Reviews 2016

Here Be Dragons: Exploring Fantasy Maps and Settings

Here Be Dragons: Exploring Fantasy Maps and Settings. Stefan Ekman. Middletown: Wesleyan University Press, 2013. 296 pages. £22.00 (paperback).

Despite the immense variety that characterizes the genre of fantasy, there appears to be some general consensus on several of its aspects, particularly the significance of settings and maps. However, while their importance is widely cited, both fantasy settings and maps remain surprisingly understudied. It is precisely this "discrepancy between proclaimed significance and lack of scholarship" (216) that fuels Stefan Ekman’s 2013 monograph Here Be Dragons: Exploring Fantasy Maps and Settings, aimed at filling a prominent gap in existing research and testing the validity of popular claims about fantasy maps and settings.

In this stimulating and reader-friendly study, Ekman – a freelance lecturer on fantasy, role-playing games and manga who also teaches at the Creative Writing Program at Lund University – provides a topofocal (place-focused) reading of numerous fantasy novels published in English from the mid-1970s to the mid-2000s. To ensure reader familiarity, the author expands each individual discussion to include J.R.R. Tolkien’s genre-defining The Lord of the Rings (henceforth, LOTR). The book also presents the results of Ekman’s research on the appearance of maps in fantasy, based on a survey of 200 fantasy novels and short story collections, selected from the inventory list of Sweden’s leading SF and fantasy retailer, SF-Bokhandeln. The discussion is divided into six chapters, each focused on a different aspect of fantasy settings/maps and employing a different viewpoint. Although the author states that the individual chapters are independent of each other and can therefore be read in any order, the way they are organized enables the discussion to progress from the general (setting and maps) to the specific (individual elements/features of space).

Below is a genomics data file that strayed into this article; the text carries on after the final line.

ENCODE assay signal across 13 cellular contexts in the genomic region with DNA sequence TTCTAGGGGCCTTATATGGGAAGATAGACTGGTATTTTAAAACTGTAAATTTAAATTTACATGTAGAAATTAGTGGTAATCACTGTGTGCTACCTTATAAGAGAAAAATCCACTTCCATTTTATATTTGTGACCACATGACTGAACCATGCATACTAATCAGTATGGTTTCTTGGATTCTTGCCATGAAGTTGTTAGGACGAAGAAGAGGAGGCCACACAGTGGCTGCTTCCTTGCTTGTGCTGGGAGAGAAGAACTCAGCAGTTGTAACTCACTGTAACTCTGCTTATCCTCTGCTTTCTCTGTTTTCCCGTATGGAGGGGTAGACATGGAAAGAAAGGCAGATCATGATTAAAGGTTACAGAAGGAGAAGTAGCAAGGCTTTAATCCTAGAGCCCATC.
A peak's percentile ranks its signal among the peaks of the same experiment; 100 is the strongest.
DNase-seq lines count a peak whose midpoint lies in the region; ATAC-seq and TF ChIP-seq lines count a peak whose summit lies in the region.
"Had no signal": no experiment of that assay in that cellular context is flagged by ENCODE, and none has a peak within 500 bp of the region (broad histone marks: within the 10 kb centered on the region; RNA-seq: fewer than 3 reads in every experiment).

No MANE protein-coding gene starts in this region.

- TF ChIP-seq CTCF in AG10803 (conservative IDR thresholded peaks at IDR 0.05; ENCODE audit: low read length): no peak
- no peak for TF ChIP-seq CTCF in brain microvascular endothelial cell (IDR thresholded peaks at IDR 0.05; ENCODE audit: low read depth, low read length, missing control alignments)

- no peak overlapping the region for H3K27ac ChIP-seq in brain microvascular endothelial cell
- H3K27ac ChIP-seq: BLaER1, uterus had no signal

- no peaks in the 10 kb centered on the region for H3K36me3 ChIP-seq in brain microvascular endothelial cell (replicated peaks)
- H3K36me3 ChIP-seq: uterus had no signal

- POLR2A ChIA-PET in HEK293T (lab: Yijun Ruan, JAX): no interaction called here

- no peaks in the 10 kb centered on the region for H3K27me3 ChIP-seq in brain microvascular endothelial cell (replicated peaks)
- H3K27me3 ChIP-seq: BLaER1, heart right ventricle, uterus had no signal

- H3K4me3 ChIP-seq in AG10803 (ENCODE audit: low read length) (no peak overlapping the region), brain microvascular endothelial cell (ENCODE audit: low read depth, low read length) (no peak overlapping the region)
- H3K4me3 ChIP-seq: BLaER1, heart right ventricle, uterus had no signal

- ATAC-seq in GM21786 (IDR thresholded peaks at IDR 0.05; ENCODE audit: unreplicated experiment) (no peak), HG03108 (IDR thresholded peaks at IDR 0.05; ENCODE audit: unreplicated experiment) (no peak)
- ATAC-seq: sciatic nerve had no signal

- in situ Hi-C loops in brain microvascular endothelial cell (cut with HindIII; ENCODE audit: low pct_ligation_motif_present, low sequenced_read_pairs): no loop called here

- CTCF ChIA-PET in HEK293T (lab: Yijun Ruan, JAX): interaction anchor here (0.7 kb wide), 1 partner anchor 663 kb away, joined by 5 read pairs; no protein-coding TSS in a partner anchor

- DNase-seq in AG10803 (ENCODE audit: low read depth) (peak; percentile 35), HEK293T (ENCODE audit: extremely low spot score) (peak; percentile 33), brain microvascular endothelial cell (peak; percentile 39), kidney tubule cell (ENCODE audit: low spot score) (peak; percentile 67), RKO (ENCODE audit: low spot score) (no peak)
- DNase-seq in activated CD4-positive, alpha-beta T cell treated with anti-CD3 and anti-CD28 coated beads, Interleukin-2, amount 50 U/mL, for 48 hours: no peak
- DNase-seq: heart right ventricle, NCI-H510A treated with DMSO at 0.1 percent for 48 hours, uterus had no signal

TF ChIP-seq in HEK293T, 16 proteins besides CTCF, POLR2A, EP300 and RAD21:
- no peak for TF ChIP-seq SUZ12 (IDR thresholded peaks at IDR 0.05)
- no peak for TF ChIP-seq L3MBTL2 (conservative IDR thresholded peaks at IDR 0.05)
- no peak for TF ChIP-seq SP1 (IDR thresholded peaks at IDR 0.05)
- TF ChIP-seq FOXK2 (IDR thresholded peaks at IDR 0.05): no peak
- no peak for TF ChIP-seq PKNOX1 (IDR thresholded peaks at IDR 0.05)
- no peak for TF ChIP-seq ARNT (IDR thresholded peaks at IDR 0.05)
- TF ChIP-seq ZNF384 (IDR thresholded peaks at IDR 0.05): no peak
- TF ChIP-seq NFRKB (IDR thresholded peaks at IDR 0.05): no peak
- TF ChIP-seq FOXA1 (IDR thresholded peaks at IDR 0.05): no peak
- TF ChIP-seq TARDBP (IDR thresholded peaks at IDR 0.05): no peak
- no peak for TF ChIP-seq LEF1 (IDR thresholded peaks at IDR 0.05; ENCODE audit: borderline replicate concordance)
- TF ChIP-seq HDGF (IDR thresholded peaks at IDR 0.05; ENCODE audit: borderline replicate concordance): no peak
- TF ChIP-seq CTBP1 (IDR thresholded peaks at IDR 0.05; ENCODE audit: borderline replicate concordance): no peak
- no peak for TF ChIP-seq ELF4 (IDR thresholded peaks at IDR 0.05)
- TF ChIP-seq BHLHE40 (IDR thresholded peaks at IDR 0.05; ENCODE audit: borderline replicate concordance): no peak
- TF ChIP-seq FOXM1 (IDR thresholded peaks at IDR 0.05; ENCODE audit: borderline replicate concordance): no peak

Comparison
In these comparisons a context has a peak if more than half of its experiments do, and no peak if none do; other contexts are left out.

In addition to stating the aims and methods of the research, the first, introductory chapter includes informative discussions on the definition of the fantasy genre and space-related terms (world, domain, realm, land, landscape). Chapter Two opens with an overview of the scarce literature on fantasy maps and discussions on the relationship between texts and maps, as well as the questionable applicability of the term "map" to representations of imaginary spaces. The chapter is dedicated to presenting and interpreting the surprising results of Ekman’s survey of fantasy maps, which reveals that maps are "not the compulsory ingredients they are widely held to be" (22). However, the unexpected scarcity of maps does not diminish their importance as they not only illustrate fantasy worlds but also play a key role in their creation and interpretation. The maps featured in Ekman’s corpus are then studied in terms of their subject, orientation, surround elements, hemisphere, and topographical elements (especially hills). The results of each analysis are quantified and presented in tables, and their implications for the wider understanding and study of fantasy are discussed in the main text. The chapter also includes close readings of two fantasy maps: LOTR’s "A Part of the Shire" and "The West of Middle-earth."